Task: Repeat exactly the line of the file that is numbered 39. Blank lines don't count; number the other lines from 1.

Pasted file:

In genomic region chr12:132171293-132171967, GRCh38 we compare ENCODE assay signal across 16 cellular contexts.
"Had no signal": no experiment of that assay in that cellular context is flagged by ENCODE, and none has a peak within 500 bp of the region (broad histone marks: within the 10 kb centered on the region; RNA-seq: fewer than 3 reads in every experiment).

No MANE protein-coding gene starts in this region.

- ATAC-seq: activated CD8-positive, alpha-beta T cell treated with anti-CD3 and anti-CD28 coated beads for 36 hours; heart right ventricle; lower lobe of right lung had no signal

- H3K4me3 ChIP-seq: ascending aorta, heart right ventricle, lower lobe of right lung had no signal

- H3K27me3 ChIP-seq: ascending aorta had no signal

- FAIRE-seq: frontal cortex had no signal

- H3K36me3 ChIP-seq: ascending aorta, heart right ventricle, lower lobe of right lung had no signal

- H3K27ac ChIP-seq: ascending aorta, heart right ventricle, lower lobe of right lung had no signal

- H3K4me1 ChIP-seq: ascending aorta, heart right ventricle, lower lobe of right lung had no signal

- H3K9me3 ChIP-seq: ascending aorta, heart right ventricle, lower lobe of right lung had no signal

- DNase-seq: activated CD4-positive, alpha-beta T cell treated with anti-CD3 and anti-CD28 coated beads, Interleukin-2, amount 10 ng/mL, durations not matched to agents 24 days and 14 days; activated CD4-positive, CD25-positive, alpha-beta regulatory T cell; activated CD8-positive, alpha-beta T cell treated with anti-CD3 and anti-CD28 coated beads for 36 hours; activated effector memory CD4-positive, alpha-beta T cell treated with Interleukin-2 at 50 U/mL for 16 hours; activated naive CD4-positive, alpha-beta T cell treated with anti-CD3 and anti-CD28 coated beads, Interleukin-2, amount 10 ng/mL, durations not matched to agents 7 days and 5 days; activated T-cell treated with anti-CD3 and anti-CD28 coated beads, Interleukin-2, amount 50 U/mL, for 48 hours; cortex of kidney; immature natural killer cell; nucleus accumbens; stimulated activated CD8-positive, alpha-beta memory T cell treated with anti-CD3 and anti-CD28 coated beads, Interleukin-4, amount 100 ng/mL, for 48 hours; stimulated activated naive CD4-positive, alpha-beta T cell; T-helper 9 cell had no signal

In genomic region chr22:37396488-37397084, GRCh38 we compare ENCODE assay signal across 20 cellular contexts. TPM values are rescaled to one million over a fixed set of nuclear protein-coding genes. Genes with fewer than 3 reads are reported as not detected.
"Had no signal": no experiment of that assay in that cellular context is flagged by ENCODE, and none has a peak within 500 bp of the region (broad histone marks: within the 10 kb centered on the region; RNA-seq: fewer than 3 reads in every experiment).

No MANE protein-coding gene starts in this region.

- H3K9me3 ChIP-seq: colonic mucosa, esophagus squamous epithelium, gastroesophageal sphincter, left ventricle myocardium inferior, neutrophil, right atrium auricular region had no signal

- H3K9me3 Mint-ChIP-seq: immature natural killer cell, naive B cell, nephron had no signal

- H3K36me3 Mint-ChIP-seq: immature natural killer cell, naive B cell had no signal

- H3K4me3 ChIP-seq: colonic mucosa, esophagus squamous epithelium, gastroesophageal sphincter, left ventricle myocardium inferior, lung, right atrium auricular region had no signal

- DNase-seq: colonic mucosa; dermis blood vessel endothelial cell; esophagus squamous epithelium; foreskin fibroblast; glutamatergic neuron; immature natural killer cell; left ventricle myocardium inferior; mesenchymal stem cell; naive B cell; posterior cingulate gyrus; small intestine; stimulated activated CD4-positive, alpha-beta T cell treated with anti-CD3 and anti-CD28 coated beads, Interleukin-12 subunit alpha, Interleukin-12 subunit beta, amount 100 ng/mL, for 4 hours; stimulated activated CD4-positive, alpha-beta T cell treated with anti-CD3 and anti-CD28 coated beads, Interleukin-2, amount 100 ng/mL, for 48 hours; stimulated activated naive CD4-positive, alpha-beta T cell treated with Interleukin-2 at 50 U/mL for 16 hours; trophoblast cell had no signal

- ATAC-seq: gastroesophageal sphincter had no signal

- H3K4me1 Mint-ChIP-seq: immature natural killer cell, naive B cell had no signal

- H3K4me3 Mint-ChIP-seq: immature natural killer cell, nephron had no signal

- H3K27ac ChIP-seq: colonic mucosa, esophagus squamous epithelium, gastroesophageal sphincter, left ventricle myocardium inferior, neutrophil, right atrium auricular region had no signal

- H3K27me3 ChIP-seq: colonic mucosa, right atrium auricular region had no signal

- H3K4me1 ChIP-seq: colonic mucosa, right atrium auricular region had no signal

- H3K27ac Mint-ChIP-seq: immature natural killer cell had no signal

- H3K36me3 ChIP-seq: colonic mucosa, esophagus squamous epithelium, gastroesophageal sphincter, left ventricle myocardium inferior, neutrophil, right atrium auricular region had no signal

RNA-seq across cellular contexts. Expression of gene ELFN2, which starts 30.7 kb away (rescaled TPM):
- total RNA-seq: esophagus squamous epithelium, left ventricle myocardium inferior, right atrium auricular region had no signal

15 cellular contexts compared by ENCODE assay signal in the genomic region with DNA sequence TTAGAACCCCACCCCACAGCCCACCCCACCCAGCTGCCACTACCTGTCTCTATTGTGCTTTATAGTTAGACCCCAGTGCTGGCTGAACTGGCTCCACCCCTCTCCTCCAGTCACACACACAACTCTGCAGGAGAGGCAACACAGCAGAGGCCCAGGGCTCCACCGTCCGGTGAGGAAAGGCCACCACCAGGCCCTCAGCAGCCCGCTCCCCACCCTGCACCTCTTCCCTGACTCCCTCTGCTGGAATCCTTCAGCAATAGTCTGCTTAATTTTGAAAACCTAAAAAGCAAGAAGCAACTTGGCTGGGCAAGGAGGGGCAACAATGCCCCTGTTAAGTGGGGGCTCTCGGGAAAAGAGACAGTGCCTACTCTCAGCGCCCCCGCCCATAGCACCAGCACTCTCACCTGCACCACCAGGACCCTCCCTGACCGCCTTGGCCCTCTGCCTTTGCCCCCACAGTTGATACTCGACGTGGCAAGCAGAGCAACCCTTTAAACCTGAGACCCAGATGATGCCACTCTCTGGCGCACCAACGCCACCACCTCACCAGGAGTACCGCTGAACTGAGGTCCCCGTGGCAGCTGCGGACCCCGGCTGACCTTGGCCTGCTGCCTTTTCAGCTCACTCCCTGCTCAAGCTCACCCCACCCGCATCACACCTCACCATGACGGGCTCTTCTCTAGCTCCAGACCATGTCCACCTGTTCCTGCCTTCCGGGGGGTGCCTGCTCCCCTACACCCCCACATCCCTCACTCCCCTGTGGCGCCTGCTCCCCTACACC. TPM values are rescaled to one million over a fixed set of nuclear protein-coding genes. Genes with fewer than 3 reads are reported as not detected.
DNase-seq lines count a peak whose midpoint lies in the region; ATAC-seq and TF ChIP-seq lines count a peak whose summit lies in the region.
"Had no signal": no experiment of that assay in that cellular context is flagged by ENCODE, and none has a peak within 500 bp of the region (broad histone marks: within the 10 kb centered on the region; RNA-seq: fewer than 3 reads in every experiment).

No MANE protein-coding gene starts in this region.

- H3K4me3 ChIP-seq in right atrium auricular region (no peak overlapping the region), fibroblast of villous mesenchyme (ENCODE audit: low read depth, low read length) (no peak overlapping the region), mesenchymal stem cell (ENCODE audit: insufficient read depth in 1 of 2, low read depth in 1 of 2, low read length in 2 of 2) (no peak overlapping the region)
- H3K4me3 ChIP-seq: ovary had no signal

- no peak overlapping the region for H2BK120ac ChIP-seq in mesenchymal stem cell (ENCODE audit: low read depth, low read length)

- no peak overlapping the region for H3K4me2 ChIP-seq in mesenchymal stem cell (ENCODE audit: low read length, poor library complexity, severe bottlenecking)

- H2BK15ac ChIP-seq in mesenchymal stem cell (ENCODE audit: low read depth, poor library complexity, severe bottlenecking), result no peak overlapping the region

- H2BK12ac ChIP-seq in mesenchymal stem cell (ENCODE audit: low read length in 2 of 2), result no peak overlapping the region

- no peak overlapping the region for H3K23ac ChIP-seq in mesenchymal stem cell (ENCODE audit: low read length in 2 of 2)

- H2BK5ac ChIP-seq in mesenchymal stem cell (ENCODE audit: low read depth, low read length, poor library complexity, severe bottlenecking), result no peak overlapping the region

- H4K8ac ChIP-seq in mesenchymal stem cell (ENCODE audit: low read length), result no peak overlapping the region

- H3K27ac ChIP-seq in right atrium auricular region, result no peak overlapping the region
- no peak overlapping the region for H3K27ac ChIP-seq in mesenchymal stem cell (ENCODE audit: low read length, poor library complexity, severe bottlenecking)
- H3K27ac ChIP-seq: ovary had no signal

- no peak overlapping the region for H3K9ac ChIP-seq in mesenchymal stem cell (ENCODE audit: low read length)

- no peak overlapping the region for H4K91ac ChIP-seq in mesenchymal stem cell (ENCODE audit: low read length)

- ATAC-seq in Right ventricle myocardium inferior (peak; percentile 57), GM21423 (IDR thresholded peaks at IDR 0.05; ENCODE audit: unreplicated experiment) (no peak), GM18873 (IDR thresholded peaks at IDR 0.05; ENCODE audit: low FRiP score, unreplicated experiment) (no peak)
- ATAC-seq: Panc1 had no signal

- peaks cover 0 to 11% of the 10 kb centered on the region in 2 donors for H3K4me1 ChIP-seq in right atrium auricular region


- H2BK15ac ChIP-seq in mesenchymal stem cell (ENCODE audit: low read depth, poor library complexity, severe bottlenecking), result no peak overlapping the region